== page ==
A Discounted Catalogue

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As we descended into St. George Station, Shannon told Ali and I a story about doing a move entirely via transit and becoming stuck in the enclosed turnstiles with one of her bags. Now I wonder how she became unstuck. Instead of asking that I said that I had heard that people get stuck in those turnstiles with their bicycles, that the turnstiles have to be taken apart, that this is a major expense for the Toronto Transit Commission. I hope they know I talk a lot of shit.

I went East and they went West. I got off at the next stop and turned in a direction I’d never gone before. Bay Station is confusing. I found myself outside, on a level below ground, between two sets of glass doors that whistled gently as they closed. There was a patch of snow on the tile beside a somnolent pillar. Is this real life, I wondered. Should I take a photo for my Instagram? Instead I went upstairs. I stood in a hallway and texted Margeaux while a man stared at me from the wall across from a Brooks Brothers. I tried not to look back at him as I walked slowly to the exit, but when I did it seemed like he was looking through me. Like he was tracking my movement but I didn’t exist.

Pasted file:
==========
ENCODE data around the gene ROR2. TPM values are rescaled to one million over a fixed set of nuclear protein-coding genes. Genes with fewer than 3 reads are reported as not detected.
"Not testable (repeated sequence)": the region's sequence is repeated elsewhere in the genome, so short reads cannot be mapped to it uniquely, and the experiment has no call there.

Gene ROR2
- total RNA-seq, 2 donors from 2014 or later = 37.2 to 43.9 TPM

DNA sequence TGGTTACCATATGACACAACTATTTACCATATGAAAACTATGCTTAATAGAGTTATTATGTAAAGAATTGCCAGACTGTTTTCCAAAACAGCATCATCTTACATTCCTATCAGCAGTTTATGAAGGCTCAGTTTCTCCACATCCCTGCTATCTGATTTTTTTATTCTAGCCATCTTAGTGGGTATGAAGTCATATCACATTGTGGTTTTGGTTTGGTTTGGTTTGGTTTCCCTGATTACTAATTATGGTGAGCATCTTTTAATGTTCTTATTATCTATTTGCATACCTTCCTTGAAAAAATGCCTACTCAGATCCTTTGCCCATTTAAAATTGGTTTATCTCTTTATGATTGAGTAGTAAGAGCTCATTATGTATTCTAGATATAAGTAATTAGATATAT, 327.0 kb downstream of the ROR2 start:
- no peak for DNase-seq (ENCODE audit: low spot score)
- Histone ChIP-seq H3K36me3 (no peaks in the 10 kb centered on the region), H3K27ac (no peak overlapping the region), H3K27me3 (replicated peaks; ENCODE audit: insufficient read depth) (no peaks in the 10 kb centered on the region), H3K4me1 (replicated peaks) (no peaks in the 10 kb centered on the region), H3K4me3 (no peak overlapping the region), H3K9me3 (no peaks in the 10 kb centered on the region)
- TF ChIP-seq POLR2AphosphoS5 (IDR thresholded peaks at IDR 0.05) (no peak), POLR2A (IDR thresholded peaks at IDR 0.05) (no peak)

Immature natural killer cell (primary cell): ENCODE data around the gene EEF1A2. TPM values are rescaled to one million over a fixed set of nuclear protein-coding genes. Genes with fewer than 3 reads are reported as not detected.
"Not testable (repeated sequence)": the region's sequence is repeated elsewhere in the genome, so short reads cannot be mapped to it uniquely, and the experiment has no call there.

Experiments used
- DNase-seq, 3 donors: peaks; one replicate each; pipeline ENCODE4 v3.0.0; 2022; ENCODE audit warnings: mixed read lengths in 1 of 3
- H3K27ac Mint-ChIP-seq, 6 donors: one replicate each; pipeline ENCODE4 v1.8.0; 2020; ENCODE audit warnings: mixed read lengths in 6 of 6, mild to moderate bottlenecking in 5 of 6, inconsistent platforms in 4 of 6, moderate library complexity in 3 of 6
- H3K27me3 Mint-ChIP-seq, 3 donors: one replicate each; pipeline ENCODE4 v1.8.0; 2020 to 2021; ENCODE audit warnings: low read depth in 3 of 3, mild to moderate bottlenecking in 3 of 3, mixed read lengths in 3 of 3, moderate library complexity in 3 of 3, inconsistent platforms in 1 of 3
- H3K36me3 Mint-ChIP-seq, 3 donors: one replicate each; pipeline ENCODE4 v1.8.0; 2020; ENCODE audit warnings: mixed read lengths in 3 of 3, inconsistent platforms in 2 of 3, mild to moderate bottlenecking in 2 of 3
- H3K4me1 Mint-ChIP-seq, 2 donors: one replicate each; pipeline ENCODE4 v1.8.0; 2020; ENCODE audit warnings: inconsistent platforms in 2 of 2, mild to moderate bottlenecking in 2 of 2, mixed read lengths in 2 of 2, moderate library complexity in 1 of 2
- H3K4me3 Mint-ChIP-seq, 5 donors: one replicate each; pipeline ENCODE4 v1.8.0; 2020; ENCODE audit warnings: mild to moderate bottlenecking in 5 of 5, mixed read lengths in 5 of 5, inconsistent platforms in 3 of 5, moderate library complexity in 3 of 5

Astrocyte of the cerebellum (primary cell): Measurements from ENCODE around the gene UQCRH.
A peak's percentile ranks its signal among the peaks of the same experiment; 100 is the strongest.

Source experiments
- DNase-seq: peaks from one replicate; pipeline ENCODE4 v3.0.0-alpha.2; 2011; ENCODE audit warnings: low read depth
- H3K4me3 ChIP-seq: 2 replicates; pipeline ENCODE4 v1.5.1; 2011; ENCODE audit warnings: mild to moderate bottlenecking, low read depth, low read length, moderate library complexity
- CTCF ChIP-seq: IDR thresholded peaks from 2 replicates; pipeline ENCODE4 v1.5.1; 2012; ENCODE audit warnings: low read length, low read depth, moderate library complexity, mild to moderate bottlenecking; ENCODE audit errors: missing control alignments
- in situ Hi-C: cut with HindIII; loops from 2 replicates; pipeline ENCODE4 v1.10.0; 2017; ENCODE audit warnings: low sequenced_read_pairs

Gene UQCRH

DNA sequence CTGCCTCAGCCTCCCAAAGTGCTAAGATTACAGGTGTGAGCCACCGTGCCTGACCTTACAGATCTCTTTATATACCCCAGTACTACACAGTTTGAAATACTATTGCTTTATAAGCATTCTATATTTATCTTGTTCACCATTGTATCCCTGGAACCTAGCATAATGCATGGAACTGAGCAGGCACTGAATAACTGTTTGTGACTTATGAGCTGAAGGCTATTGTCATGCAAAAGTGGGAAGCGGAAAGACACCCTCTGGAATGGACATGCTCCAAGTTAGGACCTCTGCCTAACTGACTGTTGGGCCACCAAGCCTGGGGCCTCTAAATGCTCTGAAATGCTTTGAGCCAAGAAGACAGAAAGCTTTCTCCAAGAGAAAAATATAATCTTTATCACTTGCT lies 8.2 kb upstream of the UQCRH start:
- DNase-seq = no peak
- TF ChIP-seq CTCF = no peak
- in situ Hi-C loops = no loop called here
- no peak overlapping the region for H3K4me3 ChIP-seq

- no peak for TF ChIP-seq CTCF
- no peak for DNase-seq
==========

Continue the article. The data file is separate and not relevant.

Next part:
I was only half as far as I wanted to go, but I walked the rest of the way on foot. I felt ugly and sad. I wanted to purchase a gigantic, discounted catalogue of contemporary art, but I thought it seemed too extravagent an object to bring into the tension at home. Maybe, I told myself, I’ll buy it tomorrow and store it in my locker at school. I received a package in the mail yesterday—from Amazon, a birthday present for Cody—and I was so anxious about Peter seeing it that I briefly wondered if I should cut up the box and squirrel it away after it had been opened. Insanity.

Of course I found out later that Peter was the one who had brought it inside and left it on the table for me. Is my life no longer a thing to be lived? Should I dart from corner to corner until I pack my things in boxes and go? Is every happiness to be denied henceforth? Standing on the corner of St. George and Bloor, I thought of my grandfather, once a farmer, now wracked by dementia and stroke. He is dying. When he was more lively my grandfather was consumed not by illness, but by resentment and anger. He beat his children and his partner and hated himself for it. He lived in the same small Quebec town his entire adult life, and he hated his generous friends who would call on him despite his smallness and occasional cruelties.

Peter, I hear how you talk about your friends when they aren’t around and if you are not careful you will become this man. Peter, if you treat others how you have treated me you will be more alone than my grandfather who at least has his uneasy family around him. Peter, I wanted this poem to strike you with a clear and cold vengeance, I wanted to stick you in a turnstile from which you could never escape. God knows that I deserve to. But instead I am sad for you, Peter, sad for your small meanness, sad that time will grind you into pieces, sad to go home and see my grandfather on your face.

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